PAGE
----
Charlie's Blog: Minimalism Versus Voluntary Poverty


Minimalism Versus Voluntary Poverty

And he would answer and say to them, "The man who has two tunics is to share with him who has none; and he who has food is to do likewise."

Some years ago, I became interested in lifestyle minimalism. I was not Catholic at the time, and my interest in a minimalist lifestyle grew from the candid observation of a co-worker that most of the people that own Harley-Davidson motorcycles don't actually ride them. They make the payments on them and store them, but they never use them for daily or even weekly transportation. They were just so many unused and expensive toys. I noticed the same phenomenon when it came to personal watercraft, bass boats, and exercise equipment. I made a resolution then and there to not be one of those people, so I pared down my wish list to only essential items that I needed and expunged some items from my life that were not needed. I went to the internet to see if I was the only one who thought this way, and I was surprised to discover that I was not alone. This is how I got into minimalism.

I read and still read many websites about decluttering, voluntary simplicity, and minimalism. I agree with the basic thrust of all these bloggers that your life should be simpler, and you should eschew acquiring as many material possessions as possible. On that, we are on common ground. Where I started to have problems was answering the question of why. Why should we pursue a simpler life?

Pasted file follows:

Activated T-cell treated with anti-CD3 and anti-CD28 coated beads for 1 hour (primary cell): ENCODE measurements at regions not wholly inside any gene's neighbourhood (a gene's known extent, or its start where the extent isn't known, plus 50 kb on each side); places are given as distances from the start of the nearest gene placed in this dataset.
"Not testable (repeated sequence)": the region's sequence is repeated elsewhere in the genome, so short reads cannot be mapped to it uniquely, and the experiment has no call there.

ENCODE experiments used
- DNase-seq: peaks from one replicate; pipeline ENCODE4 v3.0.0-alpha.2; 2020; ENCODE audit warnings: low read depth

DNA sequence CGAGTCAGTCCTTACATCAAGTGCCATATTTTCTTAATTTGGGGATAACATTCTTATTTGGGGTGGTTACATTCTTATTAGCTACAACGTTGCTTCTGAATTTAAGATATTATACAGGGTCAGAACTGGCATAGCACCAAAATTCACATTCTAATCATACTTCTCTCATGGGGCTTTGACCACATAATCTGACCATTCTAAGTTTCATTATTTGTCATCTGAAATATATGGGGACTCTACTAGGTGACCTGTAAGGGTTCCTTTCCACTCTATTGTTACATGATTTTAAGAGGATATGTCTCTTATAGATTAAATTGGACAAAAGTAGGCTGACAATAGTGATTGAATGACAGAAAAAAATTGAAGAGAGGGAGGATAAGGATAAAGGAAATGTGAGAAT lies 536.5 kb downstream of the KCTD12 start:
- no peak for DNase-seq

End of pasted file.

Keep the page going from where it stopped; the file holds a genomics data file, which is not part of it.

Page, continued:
The biggest reason for much of this minimalism is to have less stress and worries in life. I can agree with this. Peace and tranquility are laudable goals in life. Unfortunately, I think much of this tranquility comes from not working. When you need less, you can work less. This makes the minimalist one degree removed from the shiftless bum. This creates the dichotomy between the maximalist who overworks to meet the payments on possessions he doesn't have time to use and the minimalist who has nothing and all day to enjoy it. The common element between them is their selfishness. Minimalist or maximalist, the end is always me me me.

Voluntary poverty is not the same as minimalism. In fact, the term "voluntary poverty" is scandalous to many ears. This is because voluntary poverty embraces the lifestyle of the minimalist and the work ethic of the maximalist. Voluntary poverty is pursued for the sake of God and fellow man. The goal is to have a surplus of wealth. If you work hard and live simply, you will have little trouble with money. You will end up amassing a nice little chunk of cash. Then, you have to decide if you want to be miserly like Ebenezer Scrooge or to be generous like St. Francis of Assisi who gave away his possessions to help the poor. St. Francis showed by his example that you only find your life when you give it away. Your life should not be hoarded but poured out like an offering to Almighty God.

When I explain the concept of voluntary poverty to people, I know the image that springs into people's minds. Some fool spends his entire week earning a fat paycheck, cashes it, and then flings the money all over the street for lazy bums to snatch and run off to the liquor store to get their bottles. This extreme picture comes from people's desire to remain selfish, so they paint the selfless option in the most foolish light possible. But charity demands that we practice the same due diligence we would on any investment. Find worthy causes to support. Volunteer your time and labor to help others.